The best drug combos to prevent COVID recurrence

Machine learning helped researchers comb through real-world data to find personalized drug combinations for preventing COVID-19 recurrence.
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Better living through machine learning.

A groundbreaking machine-learning study has unmasked the best drug combinations to prevent COVID-19 from coming back after an initial infection. It turns out these combos are not the same for every patient.

Using real-world data from a hospital in China, the UC Riverside-led study found that individual characteristics, including age, weight, and additional illness determine which drug combinations most effectively reduce recurrence rates. This finding has been published in the journal Frontiers in Artificial Intelligence. 

That the data came from China is significant for two reasons. First, when patients are treated for COVID-19 in the U.S, it is normally with one or two drugs. Early in the pandemic, doctors in China could prescribe as many as eight different drugs, enabling analysis of more drug combinations. Second, COVID-19 patients in China must quarantine in a government-run hotel after being discharged from the hospital, which allows researchers to learn about reinfection rates in a more systematic way.

“That makes this study unique and interesting. You can’t get this kind of data anywhere else in the world,” said Xinping Cui, UCR statistics professor and study author.

The study project began in April 2020, about a month into the pandemic. At the time, most studies were focused on death rates. However, doctors in Shenzhen, near Hong Kong, were more concerned about recurrence rates because fewer people there were dying.

“Surprisingly, nearly 30% of patients became positive again within 28 days of being released from the hospital,” said Jiayu Liao, associate professor of bioengineering and study co-author.

Data for more than 400 COVID patients was included in the study. Their average age was 45, most were infected with moderate cases of the virus, and the group was evenly divided by gender. Most were treated with one of various combinations of an antiviral, an anti-inflammatory, and an immune-modulating drug, such as interferon or hydroxychloroquine.

That various demographic groups had better success with different combinations can be traced to the way the virus operates.

“COVID-19 suppresses interferon, a protein cells make to inhibit invading viruses. With defenses lowered, COVID can replicate until the immune system explodes in the body, and destroys tissues,” explained Liao.

People who had weaker immune systems prior to COVID infection required an immune-boosting drug to fight the infection effectively. Younger peoples’ immune systems become overactive with infection, which can lead to excessive tissue inflammation and even death. To prevent this, younger people require an immune suppressant as part of their treatment.

“When we get treatment for diseases, many doctors tend to offer one solution for people 18 and up. We should now reconsider age differences, as well as other disease conditions, such as diabetes and obesity,” Liao said.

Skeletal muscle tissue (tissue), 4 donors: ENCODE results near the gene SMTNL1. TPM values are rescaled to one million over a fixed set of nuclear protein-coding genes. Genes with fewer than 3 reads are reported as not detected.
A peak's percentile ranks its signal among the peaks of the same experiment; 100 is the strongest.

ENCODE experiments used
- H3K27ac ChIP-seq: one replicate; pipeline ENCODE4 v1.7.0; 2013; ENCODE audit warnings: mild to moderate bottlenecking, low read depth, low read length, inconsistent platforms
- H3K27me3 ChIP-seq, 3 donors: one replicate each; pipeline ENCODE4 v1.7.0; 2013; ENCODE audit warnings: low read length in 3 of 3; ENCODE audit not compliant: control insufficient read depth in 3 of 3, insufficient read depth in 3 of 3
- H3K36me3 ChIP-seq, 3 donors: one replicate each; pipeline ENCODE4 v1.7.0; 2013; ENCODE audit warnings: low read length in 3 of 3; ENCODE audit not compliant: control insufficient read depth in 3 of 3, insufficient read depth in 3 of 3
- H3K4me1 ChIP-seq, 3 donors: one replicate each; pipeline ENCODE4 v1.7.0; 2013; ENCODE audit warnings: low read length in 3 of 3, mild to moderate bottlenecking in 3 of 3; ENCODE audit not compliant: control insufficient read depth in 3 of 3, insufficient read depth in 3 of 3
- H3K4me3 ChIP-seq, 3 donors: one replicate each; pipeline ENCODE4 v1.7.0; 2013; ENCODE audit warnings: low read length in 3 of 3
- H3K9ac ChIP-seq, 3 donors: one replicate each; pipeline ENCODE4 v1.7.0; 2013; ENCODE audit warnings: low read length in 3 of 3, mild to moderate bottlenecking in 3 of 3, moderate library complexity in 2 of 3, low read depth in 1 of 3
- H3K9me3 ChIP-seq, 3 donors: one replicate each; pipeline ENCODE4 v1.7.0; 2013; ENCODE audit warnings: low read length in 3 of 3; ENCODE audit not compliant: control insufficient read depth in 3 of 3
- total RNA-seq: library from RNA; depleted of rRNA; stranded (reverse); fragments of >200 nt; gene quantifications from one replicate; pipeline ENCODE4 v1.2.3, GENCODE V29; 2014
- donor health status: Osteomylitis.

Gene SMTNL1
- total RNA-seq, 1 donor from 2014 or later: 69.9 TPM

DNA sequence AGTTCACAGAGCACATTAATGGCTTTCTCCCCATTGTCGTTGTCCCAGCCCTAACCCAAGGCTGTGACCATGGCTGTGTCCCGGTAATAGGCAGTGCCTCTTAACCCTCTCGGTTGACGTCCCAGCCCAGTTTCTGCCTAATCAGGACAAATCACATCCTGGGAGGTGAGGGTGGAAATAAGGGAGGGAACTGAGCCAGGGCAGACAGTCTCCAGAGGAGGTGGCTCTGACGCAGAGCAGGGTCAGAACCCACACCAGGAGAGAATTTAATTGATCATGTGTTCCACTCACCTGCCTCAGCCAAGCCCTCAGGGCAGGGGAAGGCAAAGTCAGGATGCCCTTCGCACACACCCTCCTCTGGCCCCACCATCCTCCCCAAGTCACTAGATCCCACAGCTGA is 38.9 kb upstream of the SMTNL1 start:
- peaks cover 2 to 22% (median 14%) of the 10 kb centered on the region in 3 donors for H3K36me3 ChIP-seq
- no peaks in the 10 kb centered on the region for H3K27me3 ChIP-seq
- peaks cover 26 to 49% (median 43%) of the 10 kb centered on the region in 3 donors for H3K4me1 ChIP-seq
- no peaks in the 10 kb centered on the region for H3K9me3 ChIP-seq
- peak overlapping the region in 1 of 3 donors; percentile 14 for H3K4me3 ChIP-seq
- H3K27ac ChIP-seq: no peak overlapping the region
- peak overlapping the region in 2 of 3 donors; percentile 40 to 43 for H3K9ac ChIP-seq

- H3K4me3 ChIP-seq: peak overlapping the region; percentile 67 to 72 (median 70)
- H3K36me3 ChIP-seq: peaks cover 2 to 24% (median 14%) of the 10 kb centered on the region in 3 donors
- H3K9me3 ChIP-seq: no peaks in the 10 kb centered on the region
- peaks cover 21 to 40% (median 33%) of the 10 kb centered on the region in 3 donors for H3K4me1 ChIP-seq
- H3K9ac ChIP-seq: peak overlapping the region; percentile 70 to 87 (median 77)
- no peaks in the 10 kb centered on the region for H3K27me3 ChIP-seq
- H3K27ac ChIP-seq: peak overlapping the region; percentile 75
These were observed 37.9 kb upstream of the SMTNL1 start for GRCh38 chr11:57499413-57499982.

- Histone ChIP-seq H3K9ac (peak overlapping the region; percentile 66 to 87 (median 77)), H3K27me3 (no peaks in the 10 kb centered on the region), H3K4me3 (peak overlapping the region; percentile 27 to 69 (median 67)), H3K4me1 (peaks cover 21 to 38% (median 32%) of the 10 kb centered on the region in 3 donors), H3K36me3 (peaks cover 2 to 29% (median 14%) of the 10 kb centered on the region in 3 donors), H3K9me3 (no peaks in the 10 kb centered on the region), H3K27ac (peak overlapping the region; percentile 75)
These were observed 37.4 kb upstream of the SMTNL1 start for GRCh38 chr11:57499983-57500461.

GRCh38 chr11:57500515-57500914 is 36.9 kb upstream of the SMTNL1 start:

Most of the time, when conducting drug efficacy tests, scientists design a clinical trial in which people having the same disease and baseline characteristics are randomly assigned to either treatment or control groups. But that approach does not consider other medical conditions that may affect how the drug works — or doesn’t work — for specific sub-groups.

Because this study utilized real-world data, the researchers had to adjust for factors that could affect the outcomes they observed. For example, if a certain drug combination was given mostly to older people and proved ineffective, it would not be clear whether the drug is to blame or the person’s age.

“For this study, we pioneered a technique to attack the challenge of confounding factors by virtually matching people with similar characteristics who were undergoing different treatment combinations,” Cui said. “In this way, we could generalize the efficacy of treatment combinations in different subgroups.”

While COVID-19 is better understood today, and vaccines have greatly reduced death rates, there remains much to be learned about treatments and preventing reinfections. “Now that recurrence is more of a concern, I hope people can use these results,” Cui said.

Machine learning has been used in many areas related to COVID, such as disease diagnosis, vaccine development and drug design, in addition to this new analysis of multi-drug combinations. Liao believes the technology will have an even bigger role to play going forward.

“In medicine, machine learning and artificial intelligence have not yet had as much impact as I believe they will in the future,” Liao said. “This project is a great example of how we can move toward truly personalized medicine.”

Journal: Frontiers in Artificial Intelligence
DOI: 10.3389/frai.2023.1123285
Method of Research: Data/statistical analysis
Subject of Research: People
Article Title: Learning from real world data about combinatorial treatment selection for COVID-19
Article Publication Date: 3-Apr-2023

Media Contact

Jules Bernstein
University of California – Riverside
Jules.Bernstein@ucr.edu
Office: United States

Media Contact

Jules Bernstein
University of California - Riverside

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